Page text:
Laguna Beach does not have an official motto, but if it did, it should be, “No good deed goes unpunished.”
The latest example is the Americans with Civil Liberties Union homeless lawsuit that was recently settled with the city. By and large, it was a non-event and for good reason.
Back in 2015, the ACLU filed a class-action suit alleging, among other things, that the city was not playing nice by the homeless.
Remember that Laguna is the only city in coastal Orange County even trying to support the homeless.
It has an overnight shelter called the Alternative Sleeping Location.
It has an extended support program that tries to find permanent housing for the homeless, the Friendship Shelter.
It has various community and religious groups that regularly help the homeless.
By all accounts, Laguna Beach is doing a respectable job under difficult circumstances. The same could not be said for any other city in the county, except perhaps Santa Ana, which receives much more financial support.
So when the ACLU filed its suit, everyone in the Laguna homeless community shook their heads. The collective response was basically, “What now?”
It turns out the answer was “not much.”
I carefully read the 16-page settlement. Half of it is boilerplate legalese. The other half has about 20 or so agreements. And most of them are minor or already in place. Things like:
At the ASL, there should be a refrigerator for medications. There is — since 2009.
There should be continuing staff training for Americans with Disabilities Act issues. There is.
There should be electrical outlets for disability devices. There are.
There should be bathroom rules posted. Check.
The settlement seemed less like a class-action lawsuit compromise and more like a standard operating procedure document.
Laguna officials clearly were unhappy with the exercise.
“Though we are pleased with the outcome, the money and time we’ve spent over the last three years defending ourselves against the unfounded allegations in this lawsuit would have been better spent elsewhere,” said Laguna Beach City Manager John Pietig, who rarely gets ruffled. “We are ready to move on and put this behind us.”
The main result of the settlement is that it codifies what was already in place. The operator of the ASL, the Friendship Shelter, will have to litter the place with notices — not unlike the office break-room covered with fine-print announcements.
“The agreement outlines that the city will continue certain policies, programs and services already in place and will take certain additional actions with regard to homeless individuals, particularly with reference to the Americans with Disabilities Act and the operation of the Alternative Sleeping Location,” City Attorney Phil Kohn said in a statement.
There were very few new requirements made in the settlement.
A city ADA coordinator needs to be assigned.
The van that shuttles homeless people from Main Beach to the ASL location in the canyon — again an unprecedented benefit — needs to have an ADA lift. The city purchased one.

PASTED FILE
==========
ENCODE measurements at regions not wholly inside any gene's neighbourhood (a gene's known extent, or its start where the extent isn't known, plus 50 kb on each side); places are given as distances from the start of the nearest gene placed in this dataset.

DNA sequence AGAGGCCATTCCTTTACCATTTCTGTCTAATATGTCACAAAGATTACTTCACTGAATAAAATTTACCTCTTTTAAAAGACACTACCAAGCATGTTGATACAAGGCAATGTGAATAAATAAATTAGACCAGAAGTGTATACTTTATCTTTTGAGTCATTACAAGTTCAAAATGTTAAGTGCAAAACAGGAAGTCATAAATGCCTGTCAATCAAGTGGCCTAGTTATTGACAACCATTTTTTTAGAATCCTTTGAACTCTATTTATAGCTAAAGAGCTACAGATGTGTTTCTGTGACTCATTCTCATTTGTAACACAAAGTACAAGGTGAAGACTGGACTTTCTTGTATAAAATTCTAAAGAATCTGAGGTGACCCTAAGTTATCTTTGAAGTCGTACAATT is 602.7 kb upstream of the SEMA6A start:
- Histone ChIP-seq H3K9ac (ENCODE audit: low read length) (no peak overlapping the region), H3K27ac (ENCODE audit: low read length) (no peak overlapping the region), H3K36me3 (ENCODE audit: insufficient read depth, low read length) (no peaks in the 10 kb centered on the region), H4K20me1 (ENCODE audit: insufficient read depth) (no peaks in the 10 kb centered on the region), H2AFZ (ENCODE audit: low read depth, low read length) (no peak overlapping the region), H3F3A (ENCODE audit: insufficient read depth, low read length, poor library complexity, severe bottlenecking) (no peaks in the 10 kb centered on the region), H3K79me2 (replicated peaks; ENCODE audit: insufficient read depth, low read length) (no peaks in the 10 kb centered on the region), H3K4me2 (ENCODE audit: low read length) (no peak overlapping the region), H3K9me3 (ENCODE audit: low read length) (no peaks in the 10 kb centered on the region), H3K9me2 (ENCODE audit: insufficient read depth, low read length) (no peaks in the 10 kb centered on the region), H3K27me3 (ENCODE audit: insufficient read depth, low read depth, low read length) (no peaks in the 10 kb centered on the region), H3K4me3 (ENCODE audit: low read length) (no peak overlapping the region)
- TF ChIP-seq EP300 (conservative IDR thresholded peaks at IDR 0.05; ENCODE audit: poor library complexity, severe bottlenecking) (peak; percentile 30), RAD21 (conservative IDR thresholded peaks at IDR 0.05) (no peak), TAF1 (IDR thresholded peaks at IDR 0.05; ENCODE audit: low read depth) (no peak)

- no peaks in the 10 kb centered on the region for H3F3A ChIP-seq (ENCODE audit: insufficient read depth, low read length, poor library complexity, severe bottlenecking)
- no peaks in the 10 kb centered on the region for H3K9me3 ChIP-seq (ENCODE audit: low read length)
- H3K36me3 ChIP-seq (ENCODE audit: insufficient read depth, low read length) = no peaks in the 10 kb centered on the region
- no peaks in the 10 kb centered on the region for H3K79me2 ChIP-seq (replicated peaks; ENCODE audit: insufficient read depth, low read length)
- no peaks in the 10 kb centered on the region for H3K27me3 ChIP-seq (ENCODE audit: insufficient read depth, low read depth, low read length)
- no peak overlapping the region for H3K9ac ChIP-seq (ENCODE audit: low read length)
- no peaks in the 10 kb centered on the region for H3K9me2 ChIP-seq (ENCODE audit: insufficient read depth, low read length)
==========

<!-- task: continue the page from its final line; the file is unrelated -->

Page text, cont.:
In a pilot program, the ASL will have to designate up to five beds for non-locals. Historically, people who use the ASL need to have a Laguna connection.
Also, there will be three hours assigned for new daytime drop-in services for laundry, showers, assistance, etc.
In addition, the ASL will have to provide no less than three ADA-compliant private or semi-private sleeping areas for those who need it because of mental or physical disabilities. This requirement will be reevaluated after 150 days to see if it’s working. It was agreed that it probably would decrease the overall number of beds available to help people.
The Friendship Shelter has three rooms allocated in its Coast Highway location for this purpose, if needed.
The remaining terms, again, were either minor or already in place.
For example, in a somewhat bizarre requirement, one or more of the City Council members has to write an op-ed piece for the Orange County Register saying that the city confirms its commitment to ending homelessness in Laguna, supports the county’s 10-year plan and encourages other cities to do the same.
No word on whether council members have to raise their right hands when they make this pledge.
For its part, the ACLU maintains that these agreements are necessary because otherwise, nothing gets done.
“This settlement creates a system for ensuring that people experiencing homelessness who also have disabilities can benefit from Laguna Beach’s homelessness program,” said Peter Eliasberg, chief counsel and Manheim Family attorney for First Amendment Rights at the ACLU SoCal, in a release. “This means people will no longer be shut out of services on account of their disabilities.”
The problem with this position, however, is the homeless in Laguna were not turned away at the ASL because of disabilities. In fact, the ASL has had proven success with the disabled.
“Our largest program today is our permanent supportive housing program, where 85 disabled individuals who have had the experience of long-term homelessness now live in their own apartments with ongoing supportive services provided by our staff team,” said Dawn Price, executive director of the Friendship Shelter. “Nearly a third of our housing tenants began their journey at the ASL Emergency Shelter.”
Each night at the ASL, there are 45 people getting free sleeping accommodations, showers, hot meals, clean laundry facilities, warm blankets and a case worker to help them with services and resources. It costs Laguna about $400,000 a year to do this.
Now, I’m sure it will cost more.
But will the new paperwork help house one more homeless person?
David Hansen is a writer and Laguna Beach resident. He can be reached at email@example.com.
DAVID HANSEN is a writer and Laguna Beach resident. He can be reached at firstname.lastname@example.org.